Study reveals that cats don't depend on us like dogs do, but they stick around anyway.
Unfortunately, your feline friend doesn’t need you as much as you think she does, but on the bright side, that means your cat sticks around because she wants to.
To determine whether cats needed their owners to feel safe, researchers adapted the Ainsworth Strange Situation Test, which has been widely used to measure the bond between children and pet dogs to their primary caregiver.
They placed 20 cats in an unfamiliar room with their owners, with a stranger and by themselves, and researchers observed the felines’ behavior in all scenarios.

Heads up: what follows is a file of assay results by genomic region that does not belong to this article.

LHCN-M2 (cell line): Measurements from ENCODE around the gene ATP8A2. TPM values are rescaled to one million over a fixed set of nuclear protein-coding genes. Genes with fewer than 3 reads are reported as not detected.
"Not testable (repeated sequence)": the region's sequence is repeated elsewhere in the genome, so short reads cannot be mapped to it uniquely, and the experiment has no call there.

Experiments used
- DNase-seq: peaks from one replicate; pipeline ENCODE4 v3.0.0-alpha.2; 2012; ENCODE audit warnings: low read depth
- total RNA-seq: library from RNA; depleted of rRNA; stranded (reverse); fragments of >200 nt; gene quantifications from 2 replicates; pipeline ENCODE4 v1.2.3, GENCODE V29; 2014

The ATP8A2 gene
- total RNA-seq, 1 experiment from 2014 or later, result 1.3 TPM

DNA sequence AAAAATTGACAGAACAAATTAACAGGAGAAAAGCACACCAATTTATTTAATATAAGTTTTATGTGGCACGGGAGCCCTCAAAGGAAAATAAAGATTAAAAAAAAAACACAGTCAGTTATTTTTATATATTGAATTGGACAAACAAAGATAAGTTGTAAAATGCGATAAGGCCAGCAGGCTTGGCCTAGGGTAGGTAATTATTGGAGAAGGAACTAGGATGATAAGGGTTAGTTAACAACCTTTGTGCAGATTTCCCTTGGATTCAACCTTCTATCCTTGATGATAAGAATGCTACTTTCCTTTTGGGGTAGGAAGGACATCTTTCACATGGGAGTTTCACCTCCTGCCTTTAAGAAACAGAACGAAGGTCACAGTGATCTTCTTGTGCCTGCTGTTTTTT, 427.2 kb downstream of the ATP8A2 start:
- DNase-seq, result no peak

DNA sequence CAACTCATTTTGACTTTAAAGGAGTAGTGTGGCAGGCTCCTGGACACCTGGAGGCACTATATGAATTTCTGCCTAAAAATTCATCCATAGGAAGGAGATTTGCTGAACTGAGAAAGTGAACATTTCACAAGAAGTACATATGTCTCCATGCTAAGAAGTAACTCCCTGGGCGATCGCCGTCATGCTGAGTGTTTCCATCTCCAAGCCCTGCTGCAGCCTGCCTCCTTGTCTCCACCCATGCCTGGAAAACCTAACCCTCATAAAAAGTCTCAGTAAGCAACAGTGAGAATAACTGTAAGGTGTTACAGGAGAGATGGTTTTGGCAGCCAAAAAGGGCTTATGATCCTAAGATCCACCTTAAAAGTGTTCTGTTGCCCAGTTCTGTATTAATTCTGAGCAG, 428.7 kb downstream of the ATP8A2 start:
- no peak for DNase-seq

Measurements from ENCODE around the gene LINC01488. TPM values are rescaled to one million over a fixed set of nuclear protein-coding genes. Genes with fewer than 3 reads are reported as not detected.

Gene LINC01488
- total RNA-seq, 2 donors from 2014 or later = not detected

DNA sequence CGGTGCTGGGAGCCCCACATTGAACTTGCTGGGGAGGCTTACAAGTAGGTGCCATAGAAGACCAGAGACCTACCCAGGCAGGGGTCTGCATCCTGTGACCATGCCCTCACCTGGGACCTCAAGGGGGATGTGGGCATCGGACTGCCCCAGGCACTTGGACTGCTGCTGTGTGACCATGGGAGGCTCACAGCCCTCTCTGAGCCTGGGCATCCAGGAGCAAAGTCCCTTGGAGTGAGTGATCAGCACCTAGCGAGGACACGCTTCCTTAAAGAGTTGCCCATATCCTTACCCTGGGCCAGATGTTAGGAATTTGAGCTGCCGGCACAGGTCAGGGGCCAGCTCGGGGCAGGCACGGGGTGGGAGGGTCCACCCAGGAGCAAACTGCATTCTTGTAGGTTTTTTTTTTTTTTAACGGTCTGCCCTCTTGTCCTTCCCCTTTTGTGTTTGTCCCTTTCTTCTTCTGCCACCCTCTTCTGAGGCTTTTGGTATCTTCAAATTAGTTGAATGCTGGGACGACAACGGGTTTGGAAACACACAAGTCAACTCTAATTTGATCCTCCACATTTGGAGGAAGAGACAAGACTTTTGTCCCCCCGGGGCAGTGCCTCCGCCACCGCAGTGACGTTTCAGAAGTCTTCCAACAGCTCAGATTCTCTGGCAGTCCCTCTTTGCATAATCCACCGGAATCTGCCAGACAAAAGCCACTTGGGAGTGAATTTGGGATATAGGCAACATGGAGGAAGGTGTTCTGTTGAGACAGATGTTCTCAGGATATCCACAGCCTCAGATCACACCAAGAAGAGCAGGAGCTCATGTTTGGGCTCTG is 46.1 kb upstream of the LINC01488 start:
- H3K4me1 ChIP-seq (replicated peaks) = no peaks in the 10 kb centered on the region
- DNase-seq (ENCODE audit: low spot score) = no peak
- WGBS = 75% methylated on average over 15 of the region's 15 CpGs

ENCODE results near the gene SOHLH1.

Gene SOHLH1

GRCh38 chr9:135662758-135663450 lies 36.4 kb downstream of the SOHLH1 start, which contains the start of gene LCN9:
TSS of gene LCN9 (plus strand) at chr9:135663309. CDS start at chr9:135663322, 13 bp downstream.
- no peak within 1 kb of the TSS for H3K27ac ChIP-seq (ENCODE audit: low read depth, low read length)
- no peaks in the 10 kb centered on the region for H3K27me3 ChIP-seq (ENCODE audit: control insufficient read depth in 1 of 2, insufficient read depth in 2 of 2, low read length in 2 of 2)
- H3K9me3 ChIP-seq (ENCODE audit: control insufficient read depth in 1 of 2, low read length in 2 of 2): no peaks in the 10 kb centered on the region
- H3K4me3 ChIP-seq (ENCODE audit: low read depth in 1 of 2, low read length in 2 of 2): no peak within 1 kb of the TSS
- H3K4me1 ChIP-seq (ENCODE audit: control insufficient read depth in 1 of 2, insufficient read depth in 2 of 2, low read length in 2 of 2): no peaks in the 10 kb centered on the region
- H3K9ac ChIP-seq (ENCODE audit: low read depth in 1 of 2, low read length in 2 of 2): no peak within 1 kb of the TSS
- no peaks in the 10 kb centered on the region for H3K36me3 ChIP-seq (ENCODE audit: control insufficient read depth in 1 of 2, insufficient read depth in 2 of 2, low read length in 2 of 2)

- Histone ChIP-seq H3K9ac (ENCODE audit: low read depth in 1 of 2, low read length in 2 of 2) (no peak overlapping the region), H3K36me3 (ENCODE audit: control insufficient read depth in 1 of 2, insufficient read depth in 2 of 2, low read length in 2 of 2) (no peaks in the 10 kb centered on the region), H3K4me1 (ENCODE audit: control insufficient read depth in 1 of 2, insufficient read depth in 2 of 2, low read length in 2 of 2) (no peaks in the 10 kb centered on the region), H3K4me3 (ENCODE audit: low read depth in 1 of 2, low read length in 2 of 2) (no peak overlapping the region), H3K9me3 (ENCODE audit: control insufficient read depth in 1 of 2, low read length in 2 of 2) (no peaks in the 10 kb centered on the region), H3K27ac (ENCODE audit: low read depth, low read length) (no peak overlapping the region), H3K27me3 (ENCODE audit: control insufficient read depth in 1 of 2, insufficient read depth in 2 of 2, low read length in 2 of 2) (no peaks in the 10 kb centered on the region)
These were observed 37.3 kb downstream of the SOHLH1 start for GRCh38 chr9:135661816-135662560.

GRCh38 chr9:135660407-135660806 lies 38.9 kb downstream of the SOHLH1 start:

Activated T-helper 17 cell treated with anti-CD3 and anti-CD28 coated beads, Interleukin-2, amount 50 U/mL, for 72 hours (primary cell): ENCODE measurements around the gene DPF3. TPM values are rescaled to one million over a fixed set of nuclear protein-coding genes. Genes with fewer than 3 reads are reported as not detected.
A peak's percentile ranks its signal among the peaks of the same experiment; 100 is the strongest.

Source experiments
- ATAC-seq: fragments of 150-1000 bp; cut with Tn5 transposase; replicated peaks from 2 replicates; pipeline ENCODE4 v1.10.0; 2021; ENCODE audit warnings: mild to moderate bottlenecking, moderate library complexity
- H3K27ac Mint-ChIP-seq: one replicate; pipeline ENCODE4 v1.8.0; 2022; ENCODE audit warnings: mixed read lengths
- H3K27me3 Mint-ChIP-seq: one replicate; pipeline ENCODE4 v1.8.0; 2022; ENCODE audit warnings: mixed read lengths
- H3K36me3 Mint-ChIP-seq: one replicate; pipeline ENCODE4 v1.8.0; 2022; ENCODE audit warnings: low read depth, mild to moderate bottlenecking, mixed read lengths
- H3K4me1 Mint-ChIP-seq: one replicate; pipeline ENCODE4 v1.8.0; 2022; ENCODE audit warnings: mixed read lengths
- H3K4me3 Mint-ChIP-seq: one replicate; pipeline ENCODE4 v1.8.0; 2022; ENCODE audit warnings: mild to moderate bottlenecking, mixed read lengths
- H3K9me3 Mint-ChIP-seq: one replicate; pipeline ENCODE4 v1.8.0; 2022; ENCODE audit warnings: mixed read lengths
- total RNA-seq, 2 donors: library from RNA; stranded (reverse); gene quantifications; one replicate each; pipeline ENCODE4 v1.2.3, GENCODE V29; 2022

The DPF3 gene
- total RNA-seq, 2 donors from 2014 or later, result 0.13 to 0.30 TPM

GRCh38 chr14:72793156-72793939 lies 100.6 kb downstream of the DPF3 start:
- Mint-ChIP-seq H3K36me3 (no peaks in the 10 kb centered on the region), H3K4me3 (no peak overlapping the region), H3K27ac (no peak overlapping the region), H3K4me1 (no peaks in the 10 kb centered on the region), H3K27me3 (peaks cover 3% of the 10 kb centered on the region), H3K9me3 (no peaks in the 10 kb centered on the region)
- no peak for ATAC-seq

“In strange situations, attached individuals seek to stay close to their carer, show signs of distress when they are separated and demonstrate pleasure when their attachment figure returns,” said Mills. However, he didn’t see this type of distress in the 20 cats.
"Being held or stroked for too long can be very stressful for some cats," Nicky Trevorrow, Cats Protection’s behavior manager, said. "Space and peace is often what they need. They're not small furry humans, so what would comfort us won't necessarily comfort them."